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Sprint competitions and maximal speed in cross-country skiing - a physiobiomechanical update
Mid Sweden University, Faculty of Human Sciences, Department of Health Sciences. (Swedish Winter Sports Research Centre)ORCID iD: 0000-0002-3814-6246
2009 (English)In: Proceedings of 14th Annual Congress of the European College of Sport Science / [ed] Loland, S., Bø, K., Fasting, K., Hallén, J., Ommundsen, Y., Roberts, G., Tsolakidis, E., 2009Conference paper, Published paper (Refereed)
Abstract [en]

Due to the recent introduction of sprint races and an increasing number of mass start competitions in the World Cup series, new aspects of training and testing are becoming fields of research. This could be attributed to the upcoming specialization of athletes in sprint racing, as well as to the technical modifications demonstrated for selected techniques, eg. double poling (Holmberg et al. 2005) and doublepush skating (Stöggl et al. 2008a). Both technical modifications were found to be superior to the conventional skiing style. In addition, the mean skiing velocity in WC sprint races has shown a steady increase in skiing speed (Stöggl et al. 2008b), reaching mean race speeds of up to 9.5m/s in classical style and up to 10m/s in skating. It should be noted that skiing speeds in the majority of scientific studies are quite apart to these values. It was demonstrated that there is a moderate to high correlation between sprint performance and performance in distance races (Stöggl et al. 2008b). It was recently shown that short duration maximal skiing speed and specific maximal and explosive strength are good predictors of cross-country skiing sprint performance (Stöggl et al. 2007a,b 2009). Interestingly it was found that skiers with higher maximal power output and maximal skiing speeds showed, in addition to their higher performance, less fatigue during all-out tests of the same duration as a sprint race. These results may be coupled to the prerequisites of modern sprint techniques, as characterized by high peak forces and high force impulses over a short time. The combination of high force output over a short time and thus a longer recovery time was found to be faster and more economical (Holmberg et al. 2005; Stöggl & Müller 2009). Furthermore, it was found that cycle length but not cycle rate was related to performance, especially at submaximal velocities. This was particularly true of the V2 technique and diagonal stride, whereas in double-poling there seems to be an optimum cycle length and cycle rate pattern (Stöggl & Müller 2009). Measures of aerobic capacity (VO2max) showed only low correlations to sprint performance. However, it should be noted that a high level of VO2max should be the basis but also that other factors that are mainly associated with neuromuscular factors and anaerobic capacity discriminate between weak and strong sprint skiers. These findings should lead to a reconsideration of concepts in the training and testing of cross-country skiers. In addition to common VO2max and incremental step tests, also strength and speed tests should be included. Maximal and explosive strength training sessions could also be useful additions to conventional aerobic and strength endurance training.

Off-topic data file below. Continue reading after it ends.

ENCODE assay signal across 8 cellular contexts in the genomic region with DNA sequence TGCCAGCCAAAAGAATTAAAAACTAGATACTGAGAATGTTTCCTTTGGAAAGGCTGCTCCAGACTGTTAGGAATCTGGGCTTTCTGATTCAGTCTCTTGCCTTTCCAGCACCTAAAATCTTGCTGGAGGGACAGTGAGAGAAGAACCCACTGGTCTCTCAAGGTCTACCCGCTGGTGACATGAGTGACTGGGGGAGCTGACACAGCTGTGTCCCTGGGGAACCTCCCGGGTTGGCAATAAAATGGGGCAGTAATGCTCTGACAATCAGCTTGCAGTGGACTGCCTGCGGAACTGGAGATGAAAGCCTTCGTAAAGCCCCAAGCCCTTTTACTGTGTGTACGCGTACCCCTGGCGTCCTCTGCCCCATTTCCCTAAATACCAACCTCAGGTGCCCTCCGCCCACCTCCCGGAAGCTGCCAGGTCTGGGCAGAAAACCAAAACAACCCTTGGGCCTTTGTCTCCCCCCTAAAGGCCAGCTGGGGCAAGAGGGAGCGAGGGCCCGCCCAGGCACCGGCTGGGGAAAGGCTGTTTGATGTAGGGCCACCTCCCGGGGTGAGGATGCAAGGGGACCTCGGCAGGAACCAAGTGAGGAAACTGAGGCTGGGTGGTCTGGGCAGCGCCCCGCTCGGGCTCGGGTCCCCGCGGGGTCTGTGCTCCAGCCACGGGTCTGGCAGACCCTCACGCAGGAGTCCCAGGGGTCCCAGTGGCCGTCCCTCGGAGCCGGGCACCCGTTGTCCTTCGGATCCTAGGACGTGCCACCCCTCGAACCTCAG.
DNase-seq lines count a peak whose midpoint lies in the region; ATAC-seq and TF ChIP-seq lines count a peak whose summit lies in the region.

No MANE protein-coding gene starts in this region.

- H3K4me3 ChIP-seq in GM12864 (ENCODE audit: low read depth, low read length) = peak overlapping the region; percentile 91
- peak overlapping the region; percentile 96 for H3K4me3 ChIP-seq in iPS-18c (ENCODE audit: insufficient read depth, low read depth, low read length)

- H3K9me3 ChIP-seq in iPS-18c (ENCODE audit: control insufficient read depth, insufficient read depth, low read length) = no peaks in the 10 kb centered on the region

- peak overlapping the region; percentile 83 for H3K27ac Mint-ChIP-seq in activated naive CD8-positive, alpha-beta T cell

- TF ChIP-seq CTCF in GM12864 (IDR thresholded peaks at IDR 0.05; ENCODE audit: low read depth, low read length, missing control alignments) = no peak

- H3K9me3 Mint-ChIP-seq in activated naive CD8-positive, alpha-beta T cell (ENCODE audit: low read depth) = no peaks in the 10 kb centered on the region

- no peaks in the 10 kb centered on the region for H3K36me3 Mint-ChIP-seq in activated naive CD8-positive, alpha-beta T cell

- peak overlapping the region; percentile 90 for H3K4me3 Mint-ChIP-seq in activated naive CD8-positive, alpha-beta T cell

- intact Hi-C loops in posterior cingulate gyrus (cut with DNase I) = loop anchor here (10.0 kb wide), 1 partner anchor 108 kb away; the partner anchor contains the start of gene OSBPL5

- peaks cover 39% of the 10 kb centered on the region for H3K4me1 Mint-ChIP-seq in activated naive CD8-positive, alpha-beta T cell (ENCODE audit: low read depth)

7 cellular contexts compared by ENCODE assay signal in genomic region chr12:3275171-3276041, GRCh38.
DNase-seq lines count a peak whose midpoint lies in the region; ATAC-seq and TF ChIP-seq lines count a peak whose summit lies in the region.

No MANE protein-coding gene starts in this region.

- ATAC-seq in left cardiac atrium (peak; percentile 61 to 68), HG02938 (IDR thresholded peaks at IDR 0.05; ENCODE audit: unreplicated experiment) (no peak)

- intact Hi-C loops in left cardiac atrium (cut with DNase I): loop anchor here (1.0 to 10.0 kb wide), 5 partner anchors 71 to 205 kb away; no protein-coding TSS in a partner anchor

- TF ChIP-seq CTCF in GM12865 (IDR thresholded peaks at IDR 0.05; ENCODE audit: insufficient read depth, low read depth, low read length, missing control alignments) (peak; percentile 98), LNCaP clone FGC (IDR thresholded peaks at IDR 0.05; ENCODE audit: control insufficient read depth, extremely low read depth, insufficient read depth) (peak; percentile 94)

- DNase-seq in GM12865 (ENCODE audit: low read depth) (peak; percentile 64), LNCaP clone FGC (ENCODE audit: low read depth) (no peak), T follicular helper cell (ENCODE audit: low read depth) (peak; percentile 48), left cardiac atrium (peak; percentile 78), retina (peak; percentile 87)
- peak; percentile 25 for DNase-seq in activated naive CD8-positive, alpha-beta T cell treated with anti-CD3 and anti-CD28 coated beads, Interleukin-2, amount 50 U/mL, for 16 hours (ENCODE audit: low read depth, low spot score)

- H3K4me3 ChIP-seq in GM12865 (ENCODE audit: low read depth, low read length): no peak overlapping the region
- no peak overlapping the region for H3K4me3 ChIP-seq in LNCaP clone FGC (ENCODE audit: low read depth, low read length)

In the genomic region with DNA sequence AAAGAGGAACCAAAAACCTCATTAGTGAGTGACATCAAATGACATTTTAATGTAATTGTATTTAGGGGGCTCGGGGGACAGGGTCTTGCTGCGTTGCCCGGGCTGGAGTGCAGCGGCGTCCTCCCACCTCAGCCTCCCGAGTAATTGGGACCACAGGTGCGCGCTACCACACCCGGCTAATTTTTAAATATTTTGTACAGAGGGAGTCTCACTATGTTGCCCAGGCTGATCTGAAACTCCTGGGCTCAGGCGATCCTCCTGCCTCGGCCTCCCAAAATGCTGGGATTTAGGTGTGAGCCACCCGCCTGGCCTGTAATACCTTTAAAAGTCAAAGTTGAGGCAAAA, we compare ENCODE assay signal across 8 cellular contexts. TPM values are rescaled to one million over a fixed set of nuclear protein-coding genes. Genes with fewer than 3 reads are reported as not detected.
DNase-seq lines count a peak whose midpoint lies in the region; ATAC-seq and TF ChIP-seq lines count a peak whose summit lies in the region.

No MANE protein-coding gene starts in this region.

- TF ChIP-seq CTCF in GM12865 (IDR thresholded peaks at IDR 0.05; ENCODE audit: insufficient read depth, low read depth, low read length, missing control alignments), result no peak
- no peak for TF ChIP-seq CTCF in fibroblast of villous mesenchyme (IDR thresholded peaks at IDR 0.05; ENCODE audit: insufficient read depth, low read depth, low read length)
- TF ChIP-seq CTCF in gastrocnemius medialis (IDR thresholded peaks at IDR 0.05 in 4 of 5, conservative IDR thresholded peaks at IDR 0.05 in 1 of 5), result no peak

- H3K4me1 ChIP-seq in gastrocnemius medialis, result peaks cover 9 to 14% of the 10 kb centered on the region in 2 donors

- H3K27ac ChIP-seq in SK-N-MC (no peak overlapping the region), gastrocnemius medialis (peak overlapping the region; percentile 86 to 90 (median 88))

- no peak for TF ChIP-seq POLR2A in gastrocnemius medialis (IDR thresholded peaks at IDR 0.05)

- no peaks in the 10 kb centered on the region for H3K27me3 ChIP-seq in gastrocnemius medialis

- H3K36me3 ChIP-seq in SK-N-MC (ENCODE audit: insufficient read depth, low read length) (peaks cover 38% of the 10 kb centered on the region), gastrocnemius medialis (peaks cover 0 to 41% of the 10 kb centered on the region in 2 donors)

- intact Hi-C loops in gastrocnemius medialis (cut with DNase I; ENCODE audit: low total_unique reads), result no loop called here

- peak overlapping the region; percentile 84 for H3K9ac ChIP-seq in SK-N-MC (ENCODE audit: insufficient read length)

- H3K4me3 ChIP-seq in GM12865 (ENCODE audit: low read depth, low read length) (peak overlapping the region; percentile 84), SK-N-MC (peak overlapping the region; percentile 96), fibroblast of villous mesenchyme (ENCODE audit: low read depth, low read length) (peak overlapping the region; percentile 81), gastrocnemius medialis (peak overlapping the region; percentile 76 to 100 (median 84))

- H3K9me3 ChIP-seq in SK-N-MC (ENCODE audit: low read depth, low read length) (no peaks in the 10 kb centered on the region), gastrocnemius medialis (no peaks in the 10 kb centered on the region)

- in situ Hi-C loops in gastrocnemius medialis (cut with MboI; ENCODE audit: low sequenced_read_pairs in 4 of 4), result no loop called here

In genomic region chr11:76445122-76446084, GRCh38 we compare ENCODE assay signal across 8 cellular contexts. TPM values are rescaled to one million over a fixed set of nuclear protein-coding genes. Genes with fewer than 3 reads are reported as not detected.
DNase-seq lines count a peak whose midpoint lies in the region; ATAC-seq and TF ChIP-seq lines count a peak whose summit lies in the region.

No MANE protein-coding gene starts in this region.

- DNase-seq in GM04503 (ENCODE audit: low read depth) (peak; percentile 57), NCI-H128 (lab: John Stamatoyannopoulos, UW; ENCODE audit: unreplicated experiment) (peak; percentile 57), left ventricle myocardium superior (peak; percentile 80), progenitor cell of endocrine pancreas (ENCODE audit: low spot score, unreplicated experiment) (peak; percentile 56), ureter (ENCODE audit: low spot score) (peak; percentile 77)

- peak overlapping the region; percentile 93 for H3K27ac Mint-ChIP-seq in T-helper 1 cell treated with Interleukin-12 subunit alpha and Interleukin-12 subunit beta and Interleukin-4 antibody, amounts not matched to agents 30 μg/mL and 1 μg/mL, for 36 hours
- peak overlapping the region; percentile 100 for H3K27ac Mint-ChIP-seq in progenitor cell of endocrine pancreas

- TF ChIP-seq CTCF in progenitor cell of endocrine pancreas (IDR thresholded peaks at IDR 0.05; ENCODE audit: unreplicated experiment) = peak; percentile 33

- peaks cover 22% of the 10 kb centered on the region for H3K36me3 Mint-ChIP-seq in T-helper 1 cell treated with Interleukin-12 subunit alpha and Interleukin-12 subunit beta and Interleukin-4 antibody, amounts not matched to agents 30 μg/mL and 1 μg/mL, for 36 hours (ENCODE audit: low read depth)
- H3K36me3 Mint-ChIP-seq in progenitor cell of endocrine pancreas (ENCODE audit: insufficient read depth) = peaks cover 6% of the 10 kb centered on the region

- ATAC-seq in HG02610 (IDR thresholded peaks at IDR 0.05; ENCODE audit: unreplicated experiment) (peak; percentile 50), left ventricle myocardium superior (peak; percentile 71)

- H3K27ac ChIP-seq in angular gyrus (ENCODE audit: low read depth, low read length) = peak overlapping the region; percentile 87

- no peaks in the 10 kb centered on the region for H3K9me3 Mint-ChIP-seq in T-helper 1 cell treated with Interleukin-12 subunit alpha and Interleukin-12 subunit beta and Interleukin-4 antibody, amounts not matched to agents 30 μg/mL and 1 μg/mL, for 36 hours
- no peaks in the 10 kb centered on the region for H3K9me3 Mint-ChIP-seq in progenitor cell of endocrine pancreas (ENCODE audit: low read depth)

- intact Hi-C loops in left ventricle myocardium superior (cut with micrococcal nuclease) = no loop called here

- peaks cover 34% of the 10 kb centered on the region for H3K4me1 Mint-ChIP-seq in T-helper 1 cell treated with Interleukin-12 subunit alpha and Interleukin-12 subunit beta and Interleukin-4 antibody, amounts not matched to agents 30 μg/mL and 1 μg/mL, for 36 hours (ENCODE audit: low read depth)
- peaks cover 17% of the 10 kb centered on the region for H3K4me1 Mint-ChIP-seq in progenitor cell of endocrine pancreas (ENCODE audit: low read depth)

Place, publisher, year, edition, pages
2009.
Keywords [en]
cross-country skiing, sprint
National Category
Sport and Fitness Sciences
Identifiers
URN: urn:nbn:se:miun:diva-10886ISBN: ISBN 978-82-502-0420-1 (print)OAI: oai:DiVA.org:miun-10886DiVA, id: diva2:284398
Conference
14th Annual Congress of the European College of Sport Science
Projects
Integrative Physiology & BiomechanicsAvailable from: 2010-01-06 Created: 2010-01-06 Last updated: 2010-01-12Bibliographically approved

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Holmberg, Hans-Christer

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